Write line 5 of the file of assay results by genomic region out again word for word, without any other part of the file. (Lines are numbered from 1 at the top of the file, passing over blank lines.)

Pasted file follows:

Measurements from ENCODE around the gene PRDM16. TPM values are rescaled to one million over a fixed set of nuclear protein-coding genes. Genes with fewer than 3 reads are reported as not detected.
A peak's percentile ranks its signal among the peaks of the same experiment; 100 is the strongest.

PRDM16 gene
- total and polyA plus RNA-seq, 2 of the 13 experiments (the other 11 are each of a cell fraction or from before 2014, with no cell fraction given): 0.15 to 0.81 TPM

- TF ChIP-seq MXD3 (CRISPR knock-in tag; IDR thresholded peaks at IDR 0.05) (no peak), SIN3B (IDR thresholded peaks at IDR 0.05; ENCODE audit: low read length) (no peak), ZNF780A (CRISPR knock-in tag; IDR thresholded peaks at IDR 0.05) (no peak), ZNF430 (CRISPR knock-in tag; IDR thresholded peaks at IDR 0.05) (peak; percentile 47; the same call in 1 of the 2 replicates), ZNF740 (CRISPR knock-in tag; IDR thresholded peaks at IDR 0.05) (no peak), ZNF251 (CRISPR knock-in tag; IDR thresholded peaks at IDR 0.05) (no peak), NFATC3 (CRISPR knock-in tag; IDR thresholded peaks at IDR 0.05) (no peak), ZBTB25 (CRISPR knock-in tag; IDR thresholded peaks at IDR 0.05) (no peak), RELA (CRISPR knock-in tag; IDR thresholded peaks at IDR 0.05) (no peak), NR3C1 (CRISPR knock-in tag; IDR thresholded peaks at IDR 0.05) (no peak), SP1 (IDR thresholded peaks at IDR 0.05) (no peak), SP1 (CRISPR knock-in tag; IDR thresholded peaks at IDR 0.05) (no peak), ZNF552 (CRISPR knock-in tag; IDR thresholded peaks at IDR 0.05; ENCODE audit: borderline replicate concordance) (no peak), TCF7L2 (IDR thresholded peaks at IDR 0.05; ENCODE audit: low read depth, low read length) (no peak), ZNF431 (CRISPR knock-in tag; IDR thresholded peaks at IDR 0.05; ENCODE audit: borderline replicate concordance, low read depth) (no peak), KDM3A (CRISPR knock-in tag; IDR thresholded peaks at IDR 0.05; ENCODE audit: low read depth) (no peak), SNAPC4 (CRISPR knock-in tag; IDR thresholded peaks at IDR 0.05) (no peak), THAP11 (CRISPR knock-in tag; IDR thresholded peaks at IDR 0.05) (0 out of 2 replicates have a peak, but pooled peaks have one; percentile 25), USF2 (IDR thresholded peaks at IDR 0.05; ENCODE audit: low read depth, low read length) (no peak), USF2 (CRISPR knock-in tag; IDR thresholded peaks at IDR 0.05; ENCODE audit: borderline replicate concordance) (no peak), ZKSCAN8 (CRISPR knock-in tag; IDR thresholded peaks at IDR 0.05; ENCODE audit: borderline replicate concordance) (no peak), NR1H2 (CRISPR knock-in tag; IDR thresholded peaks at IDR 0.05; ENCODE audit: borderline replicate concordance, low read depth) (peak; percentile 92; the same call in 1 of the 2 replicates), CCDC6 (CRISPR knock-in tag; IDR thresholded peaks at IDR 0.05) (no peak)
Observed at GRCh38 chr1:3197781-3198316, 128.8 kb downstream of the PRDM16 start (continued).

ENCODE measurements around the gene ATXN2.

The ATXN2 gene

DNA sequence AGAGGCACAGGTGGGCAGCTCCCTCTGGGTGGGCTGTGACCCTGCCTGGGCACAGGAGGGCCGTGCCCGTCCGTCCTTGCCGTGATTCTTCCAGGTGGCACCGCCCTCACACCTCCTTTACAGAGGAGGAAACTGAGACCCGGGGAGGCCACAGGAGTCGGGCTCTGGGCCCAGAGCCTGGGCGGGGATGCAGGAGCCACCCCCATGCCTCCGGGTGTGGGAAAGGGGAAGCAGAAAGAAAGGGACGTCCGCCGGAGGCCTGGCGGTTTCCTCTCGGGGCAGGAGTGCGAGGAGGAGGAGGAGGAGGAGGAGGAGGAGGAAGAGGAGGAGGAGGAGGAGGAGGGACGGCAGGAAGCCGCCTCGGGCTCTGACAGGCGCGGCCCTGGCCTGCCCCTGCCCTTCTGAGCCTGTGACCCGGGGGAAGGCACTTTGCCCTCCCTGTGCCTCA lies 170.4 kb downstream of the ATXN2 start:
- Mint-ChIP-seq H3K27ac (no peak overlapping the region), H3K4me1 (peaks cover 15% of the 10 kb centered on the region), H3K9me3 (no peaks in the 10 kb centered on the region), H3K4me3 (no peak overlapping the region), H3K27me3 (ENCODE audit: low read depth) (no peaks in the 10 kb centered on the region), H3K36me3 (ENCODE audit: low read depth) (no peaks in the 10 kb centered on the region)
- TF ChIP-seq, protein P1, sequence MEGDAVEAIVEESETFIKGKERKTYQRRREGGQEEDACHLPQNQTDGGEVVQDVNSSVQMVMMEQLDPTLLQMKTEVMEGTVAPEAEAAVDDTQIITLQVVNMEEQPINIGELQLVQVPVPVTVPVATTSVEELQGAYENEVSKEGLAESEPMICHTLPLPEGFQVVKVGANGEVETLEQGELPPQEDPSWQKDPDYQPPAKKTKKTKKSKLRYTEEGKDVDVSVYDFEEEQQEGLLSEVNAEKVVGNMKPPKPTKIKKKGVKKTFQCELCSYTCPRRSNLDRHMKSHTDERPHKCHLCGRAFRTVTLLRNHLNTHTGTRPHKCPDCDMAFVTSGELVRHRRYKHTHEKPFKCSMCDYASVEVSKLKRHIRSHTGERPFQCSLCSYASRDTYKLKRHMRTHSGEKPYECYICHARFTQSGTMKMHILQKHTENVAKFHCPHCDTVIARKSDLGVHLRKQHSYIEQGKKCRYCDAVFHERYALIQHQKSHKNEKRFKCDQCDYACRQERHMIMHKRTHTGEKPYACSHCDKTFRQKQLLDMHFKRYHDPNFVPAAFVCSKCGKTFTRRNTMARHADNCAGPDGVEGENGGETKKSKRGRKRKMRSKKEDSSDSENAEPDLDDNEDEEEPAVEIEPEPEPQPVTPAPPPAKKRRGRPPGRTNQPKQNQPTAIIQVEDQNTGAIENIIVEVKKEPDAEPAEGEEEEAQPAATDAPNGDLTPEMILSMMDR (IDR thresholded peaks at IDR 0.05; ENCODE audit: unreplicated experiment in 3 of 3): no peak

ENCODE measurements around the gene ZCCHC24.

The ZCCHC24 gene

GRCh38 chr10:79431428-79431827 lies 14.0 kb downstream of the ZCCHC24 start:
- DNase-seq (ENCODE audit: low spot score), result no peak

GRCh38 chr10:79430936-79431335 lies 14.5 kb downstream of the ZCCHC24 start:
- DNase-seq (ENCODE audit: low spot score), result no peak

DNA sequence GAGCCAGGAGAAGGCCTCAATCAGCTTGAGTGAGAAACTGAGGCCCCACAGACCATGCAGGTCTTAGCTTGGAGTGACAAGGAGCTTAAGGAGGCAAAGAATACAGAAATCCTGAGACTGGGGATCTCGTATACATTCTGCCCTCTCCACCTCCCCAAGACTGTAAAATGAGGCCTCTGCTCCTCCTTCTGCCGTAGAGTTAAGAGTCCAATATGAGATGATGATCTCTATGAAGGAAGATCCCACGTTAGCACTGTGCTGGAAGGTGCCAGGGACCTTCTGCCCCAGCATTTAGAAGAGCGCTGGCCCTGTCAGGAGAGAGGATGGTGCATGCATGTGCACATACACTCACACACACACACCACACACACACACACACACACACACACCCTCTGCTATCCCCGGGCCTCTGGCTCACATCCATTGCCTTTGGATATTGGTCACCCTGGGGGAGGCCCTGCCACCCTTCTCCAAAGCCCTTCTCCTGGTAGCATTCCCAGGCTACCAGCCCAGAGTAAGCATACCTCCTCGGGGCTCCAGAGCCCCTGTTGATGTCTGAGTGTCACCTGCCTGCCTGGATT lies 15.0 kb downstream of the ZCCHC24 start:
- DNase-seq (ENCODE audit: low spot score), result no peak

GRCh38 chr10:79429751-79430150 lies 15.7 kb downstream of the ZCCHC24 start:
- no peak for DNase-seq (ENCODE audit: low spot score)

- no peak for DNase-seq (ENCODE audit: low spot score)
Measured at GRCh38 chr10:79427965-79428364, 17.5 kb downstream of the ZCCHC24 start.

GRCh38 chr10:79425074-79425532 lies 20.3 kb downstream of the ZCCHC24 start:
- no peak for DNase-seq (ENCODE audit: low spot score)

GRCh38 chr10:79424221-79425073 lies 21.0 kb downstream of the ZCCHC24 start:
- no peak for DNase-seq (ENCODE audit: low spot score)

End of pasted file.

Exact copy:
- TF ChIP-seq MXD3 (CRISPR knock-in tag; IDR thresholded peaks at IDR 0.05) (no peak), SIN3B (IDR thresholded peaks at IDR 0.05; ENCODE audit: low read length) (no peak), ZNF780A (CRISPR knock-in tag; IDR thresholded peaks at IDR 0.05) (no peak), ZNF430 (CRISPR knock-in tag; IDR thresholded peaks at IDR 0.05) (peak; percentile 47; the same call in 1 of the 2 replicates), ZNF740 (CRISPR knock-in tag; IDR thresholded peaks at IDR 0.05) (no peak), ZNF251 (CRISPR knock-in tag; IDR thresholded peaks at IDR 0.05) (no peak), NFATC3 (CRISPR knock-in tag; IDR thresholded peaks at IDR 0.05) (no peak), ZBTB25 (CRISPR knock-in tag; IDR thresholded peaks at IDR 0.05) (no peak), RELA (CRISPR knock-in tag; IDR thresholded peaks at IDR 0.05) (no peak), NR3C1 (CRISPR knock-in tag; IDR thresholded peaks at IDR 0.05) (no peak), SP1 (IDR thresholded peaks at IDR 0.05) (no peak), SP1 (CRISPR knock-in tag; IDR thresholded peaks at IDR 0.05) (no peak), ZNF552 (CRISPR knock-in tag; IDR thresholded peaks at IDR 0.05; ENCODE audit: borderline replicate concordance) (no peak), TCF7L2 (IDR thresholded peaks at IDR 0.05; ENCODE audit: low read depth, low read length) (no peak), ZNF431 (CRISPR knock-in tag; IDR thresholded peaks at IDR 0.05; ENCODE audit: borderline replicate concordance, low read depth) (no peak), KDM3A (CRISPR knock-in tag; IDR thresholded peaks at IDR 0.05; ENCODE audit: low read depth) (no peak), SNAPC4 (CRISPR knock-in tag; IDR thresholded peaks at IDR 0.05) (no peak), THAP11 (CRISPR knock-in tag; IDR thresholded peaks at IDR 0.05) (0 out of 2 replicates have a peak, but pooled peaks have one; percentile 25), USF2 (IDR thresholded peaks at IDR 0.05; ENCODE audit: low read depth, low read length) (no peak), USF2 (CRISPR knock-in tag; IDR thresholded peaks at IDR 0.05; ENCODE audit: borderline replicate concordance) (no peak), ZKSCAN8 (CRISPR knock-in tag; IDR thresholded peaks at IDR 0.05; ENCODE audit: borderline replicate concordance) (no peak), NR1H2 (CRISPR knock-in tag; IDR thresholded peaks at IDR 0.05; ENCODE audit: borderline replicate concordance, low read depth) (peak; percentile 92; the same call in 1 of the 2 replicates), CCDC6 (CRISPR knock-in tag; IDR thresholded peaks at IDR 0.05) (no peak)